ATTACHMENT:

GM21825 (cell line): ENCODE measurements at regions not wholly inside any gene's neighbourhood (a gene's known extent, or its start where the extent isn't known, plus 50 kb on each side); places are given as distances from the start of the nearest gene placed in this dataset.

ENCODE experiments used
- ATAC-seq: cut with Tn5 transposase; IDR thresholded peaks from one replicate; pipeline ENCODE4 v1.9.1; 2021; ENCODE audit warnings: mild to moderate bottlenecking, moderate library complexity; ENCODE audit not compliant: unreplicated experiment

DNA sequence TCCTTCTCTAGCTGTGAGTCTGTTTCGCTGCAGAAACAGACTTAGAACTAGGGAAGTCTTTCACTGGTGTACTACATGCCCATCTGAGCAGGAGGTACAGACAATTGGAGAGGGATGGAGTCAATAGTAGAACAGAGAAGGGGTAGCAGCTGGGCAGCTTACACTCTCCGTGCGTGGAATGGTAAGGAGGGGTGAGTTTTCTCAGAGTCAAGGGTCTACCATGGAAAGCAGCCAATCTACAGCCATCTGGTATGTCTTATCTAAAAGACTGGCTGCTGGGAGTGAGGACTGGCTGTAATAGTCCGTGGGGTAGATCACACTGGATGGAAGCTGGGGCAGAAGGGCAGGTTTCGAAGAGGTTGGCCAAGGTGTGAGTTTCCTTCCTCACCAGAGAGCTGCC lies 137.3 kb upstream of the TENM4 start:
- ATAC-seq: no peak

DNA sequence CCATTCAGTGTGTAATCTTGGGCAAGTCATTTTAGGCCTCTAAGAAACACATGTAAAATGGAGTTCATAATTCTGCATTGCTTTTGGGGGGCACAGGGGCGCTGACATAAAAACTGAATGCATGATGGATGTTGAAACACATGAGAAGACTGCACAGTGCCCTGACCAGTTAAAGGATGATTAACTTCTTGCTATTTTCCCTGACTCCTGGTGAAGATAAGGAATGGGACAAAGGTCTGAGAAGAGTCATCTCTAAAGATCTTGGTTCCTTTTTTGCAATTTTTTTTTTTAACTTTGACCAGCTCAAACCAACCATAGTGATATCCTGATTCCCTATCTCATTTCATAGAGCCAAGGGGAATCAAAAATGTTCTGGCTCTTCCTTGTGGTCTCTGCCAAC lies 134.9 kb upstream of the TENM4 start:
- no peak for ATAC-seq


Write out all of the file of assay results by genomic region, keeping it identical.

GM21825 (cell line): ENCODE measurements at regions not wholly inside any gene's neighbourhood (a gene's known extent, or its start where the extent isn't known, plus 50 kb on each side); places are given as distances from the start of the nearest gene placed in this dataset.

ENCODE experiments used
- ATAC-seq: cut with Tn5 transposase; IDR thresholded peaks from one replicate; pipeline ENCODE4 v1.9.1; 2021; ENCODE audit warnings: mild to moderate bottlenecking, moderate library complexity; ENCODE audit not compliant: unreplicated experiment

DNA sequence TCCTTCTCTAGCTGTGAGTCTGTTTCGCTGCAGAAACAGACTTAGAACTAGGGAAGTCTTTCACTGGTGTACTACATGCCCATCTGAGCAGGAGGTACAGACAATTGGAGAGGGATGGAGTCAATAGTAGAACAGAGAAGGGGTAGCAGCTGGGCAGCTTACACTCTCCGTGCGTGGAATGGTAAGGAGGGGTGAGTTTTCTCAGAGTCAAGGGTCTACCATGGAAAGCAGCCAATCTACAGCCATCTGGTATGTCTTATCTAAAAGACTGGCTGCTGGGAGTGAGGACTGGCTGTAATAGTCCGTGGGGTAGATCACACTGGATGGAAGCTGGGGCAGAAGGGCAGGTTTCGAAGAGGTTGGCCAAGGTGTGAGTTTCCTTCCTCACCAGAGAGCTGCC lies 137.3 kb upstream of the TENM4 start:
- ATAC-seq: no peak

DNA sequence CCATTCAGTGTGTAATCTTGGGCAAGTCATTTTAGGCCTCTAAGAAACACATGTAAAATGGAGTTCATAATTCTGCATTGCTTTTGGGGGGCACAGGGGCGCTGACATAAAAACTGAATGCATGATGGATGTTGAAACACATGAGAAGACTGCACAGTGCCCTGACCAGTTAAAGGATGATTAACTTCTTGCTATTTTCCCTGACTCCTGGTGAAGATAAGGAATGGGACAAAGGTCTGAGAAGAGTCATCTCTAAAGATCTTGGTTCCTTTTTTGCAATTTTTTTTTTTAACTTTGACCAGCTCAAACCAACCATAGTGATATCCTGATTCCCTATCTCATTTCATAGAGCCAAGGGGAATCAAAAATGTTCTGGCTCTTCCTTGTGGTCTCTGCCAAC lies 134.9 kb upstream of the TENM4 start:
- no peak for ATAC-seq